Uprated HAS2 with Gem 42-1 Mk204 engines and upgraded gearbox. Thirty built from new and all remaining HAS2s (53 aircraft) converted to HAS3 standard. The Lynx HAS3GM (for Gulf Mod) adapted for service in Gulf War, with improved electronic warfare equipment, revised IFF and provision for FLIR under fuselage. Designated HAS3SGM when fitted with secure radios, Mode 4 IFF, AN/ALQ-157 Infra Red Countermeasures turrets (fitted on the fuselage side high up just behind the Plot's/Observer's doors), M130 Chaff/Flare dispensers and provision for Sandpiper Forward looking infrared (FLIR) mounted under the port side inboard weapon carrier. The Lynx HAS3S is an improved HAS3 with secure radio systems, the Lynx HAS3ICE is modified for Antarctic service aboard ice patrol ships HMS Endurance, designated HAS3SICE when fitted with secure radios. The Lynx HAS3CTS has the avionics suite proposed for the Lynx HMA8. Seven converted as test beds.

Lynx HAS4(FN)

Upgraded HAS2 version for the Aéronavale, with Gem 42-1 engines. Fourteen built.

Lynx HMA8

Upgraded maritime attack version based on Super Lynx 100. Gem 42-200 engines, BERP type main rotors and larger tail rotor of AH7. Fitted with FLIR in turret above nose, with radar moved to radome below nose. The Lynx HMA8(DSP) has a Digital Signal Processor, the Lynx HMA8(DAS) a Defensive Aids Subsystem, the Lynx HMA8(SRU) has a SATURN (Second-generation Anti-jam Tactical UHF Radio for NATO) Radio Upgrade. DAS aircraft modified. Incorporates SIFF (Successor to IFF). The Lynx HMA8(CMP) (for Combined Mods Programme) is modified with improved communications and defensive systems.

Export versions

Lynx Mk21

Export version of the HAS2 for the Brazilian Navy. Brazilian navy designation SAH-11. Nine delivered. The Super Lynx Mk.21A is based on the HAS8, has Gem 42 engines and 360° scan Seaspray 3000 radar under nose. Nine new build helicopters plus upgrades of remaining five original Mk21s.

Lynx Mk22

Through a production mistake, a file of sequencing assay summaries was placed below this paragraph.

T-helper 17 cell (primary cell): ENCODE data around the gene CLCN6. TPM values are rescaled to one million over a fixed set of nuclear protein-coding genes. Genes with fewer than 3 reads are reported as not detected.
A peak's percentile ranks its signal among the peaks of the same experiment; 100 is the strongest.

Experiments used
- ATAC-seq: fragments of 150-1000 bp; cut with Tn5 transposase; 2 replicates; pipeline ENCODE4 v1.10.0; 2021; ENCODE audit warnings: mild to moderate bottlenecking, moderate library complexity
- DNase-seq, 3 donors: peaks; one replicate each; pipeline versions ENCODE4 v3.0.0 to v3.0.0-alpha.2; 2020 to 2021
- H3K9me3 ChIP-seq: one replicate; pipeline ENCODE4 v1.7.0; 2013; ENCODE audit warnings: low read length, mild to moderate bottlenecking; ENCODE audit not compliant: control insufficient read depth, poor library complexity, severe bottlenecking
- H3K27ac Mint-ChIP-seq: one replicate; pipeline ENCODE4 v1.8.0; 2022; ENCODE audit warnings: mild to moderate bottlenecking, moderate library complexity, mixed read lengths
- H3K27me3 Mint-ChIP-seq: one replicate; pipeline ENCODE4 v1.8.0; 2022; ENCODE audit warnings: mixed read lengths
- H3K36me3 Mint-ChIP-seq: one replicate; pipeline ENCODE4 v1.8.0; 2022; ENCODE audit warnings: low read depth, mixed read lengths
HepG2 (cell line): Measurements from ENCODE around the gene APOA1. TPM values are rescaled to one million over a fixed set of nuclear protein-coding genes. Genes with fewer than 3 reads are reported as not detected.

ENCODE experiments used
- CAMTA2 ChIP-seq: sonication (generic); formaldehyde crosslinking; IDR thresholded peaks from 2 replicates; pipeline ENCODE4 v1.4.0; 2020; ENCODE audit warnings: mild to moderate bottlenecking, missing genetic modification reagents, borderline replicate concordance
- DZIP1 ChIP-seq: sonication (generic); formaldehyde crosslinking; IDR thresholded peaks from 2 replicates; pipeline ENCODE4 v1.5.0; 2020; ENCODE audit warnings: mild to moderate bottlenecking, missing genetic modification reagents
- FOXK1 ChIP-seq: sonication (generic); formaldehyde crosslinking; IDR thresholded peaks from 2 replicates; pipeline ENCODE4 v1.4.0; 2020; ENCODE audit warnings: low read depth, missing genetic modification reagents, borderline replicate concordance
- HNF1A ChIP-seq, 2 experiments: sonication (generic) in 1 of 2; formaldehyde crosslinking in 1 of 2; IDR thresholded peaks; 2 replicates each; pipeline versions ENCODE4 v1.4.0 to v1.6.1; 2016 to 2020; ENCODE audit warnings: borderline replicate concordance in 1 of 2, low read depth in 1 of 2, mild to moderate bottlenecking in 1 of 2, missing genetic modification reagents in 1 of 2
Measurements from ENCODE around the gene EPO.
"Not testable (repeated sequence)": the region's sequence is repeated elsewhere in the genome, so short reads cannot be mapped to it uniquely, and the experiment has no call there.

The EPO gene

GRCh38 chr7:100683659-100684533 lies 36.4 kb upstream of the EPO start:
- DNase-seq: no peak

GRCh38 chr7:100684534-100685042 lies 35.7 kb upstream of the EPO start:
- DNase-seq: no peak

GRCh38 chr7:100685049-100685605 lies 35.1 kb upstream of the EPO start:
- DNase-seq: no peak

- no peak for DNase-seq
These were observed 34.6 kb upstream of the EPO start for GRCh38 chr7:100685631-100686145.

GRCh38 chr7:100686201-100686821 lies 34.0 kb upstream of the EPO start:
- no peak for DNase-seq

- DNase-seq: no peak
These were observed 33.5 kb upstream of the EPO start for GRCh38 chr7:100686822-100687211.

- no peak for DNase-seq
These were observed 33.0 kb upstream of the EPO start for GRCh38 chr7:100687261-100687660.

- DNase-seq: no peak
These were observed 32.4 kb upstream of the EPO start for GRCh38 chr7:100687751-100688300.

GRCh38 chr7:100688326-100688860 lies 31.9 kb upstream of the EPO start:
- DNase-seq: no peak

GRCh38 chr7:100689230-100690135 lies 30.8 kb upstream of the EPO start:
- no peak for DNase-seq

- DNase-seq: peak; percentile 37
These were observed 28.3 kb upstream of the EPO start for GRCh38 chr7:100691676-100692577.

Proposed export version for the Egyptian Navy. Cancelled.

Lynx Mk23

Proposed export version of the HAS2 for the Argentine Navy. Two built. Cancelled, single surviving helicopter later sold to Denmark.

Lynx Mk24

Unbuilt export utility version for the Iraqi army.

Lynx Mk25

Export version of the HAS2 for the Royal Netherlands Navy, designated UH-14A. Used for utility and SAR roles. Six built.

Lynx Mk26

Unbuilt export armed version for the Iraqi army.

Lynx Mk27

Export version for the Royal Netherlands Navy with 836 kW (1,120 kW) Gem 42 engines. Equipped for ASW missions with dipping sonar. Designated SH-14B in Dutch service, 10 built.

Lynx Mk28

Export version of the AH1 for the Qatar Police. Three built.

Lynx Mk64

Export version of the Super Lynx for the South African Air Force.

Lynx Mk80

Export version for the Royal Danish Navy based on the HAS3 but with non-folding tail. Eight built.

Lynx Mk81

Upgraded ASW version for the Royal Netherlands Navy, powered by Gem 41 engines with no sonar but fitted with towed MAD. Designated SH-14C in Dutch service, and mainly used for training and utility purposes. Eight built. The SH-14D is a UH-14A/SH-14B/SH-14C upgrade to a common standard by the Royal Netherlands Navy under the STAMOL programme with Gem 42 engines, provision for dipping sonar and FLIR. 22 upgraded.

Lynx Mk82

Unbuilt export version for the Egyptian army

Lynx Mk83

Unbuilt export version for the Saudi Arabian army.

Lynx Mk84

Unbuilt export version for the Qatar army.

Lynx Mk85

Unbuilt export version for the United Arab Emirates army.

Lynx Mk86

Export SAR version of the HAS.2 for the Royal Norwegian Air Force.[120]

Lynx Mk87

Embargoed export version for the Argentine navy. Two completed and sold to Denmark as Mk90.

Lynx Mk88

Export version for the German Navy with Gem 42 engines, and dipping sonar. Nineteen built. The Super Lynx Mk.88A is an upgraded export version with under-nose radome with 360° traverse radar and FLIR above nose. Seven new build helicopters plus conversion of 17 Mk88s.

Lynx Mk89

Export version of HAS3 for the Nigerian navy. Three built.

Lynx Mk90

Export version for the Royal Danish Navy, modified from embargoed Argentine Mk87s. Lynx Mk90A is the upgraded version.The Lynx Mk90 and Mk90A were upgraded to Super Lynx Mk90B standard.

Lynx Mk95

Version of Super Lynx for the Portuguese Navy, with RDR-1500B radar in undernose radome, AN/AVQ-18 dipping sonar but no FLIR. Three new build plus two converted ex-Royal Navy HAS3s.

Super Lynx Mk99

Version of Super Lynx for the South Korean Navy, with Seaspray Mk3 radar in undernose radome, dipping sonar, and FLIR, for anti-submarine and anti-ship operations. Twelve were built. Super Lynx Mk.99A is the upgraded version with improved rotor, with a further 13 built.

Super Lynx Mk100

Super Lynx for the Royal Malaysian Navy, with 990 kW (1,327 hp) CTS-800-4N engines. Six built.

Super Lynx Mk110

Super Lynx 300 for Thai Navy. Four ordered.

Super Lynx Mk120

Export version for the Royal Air Force of Oman. 16 built.

Super Lynx Mk130

Export version for the Algerian Navy. Four ordered.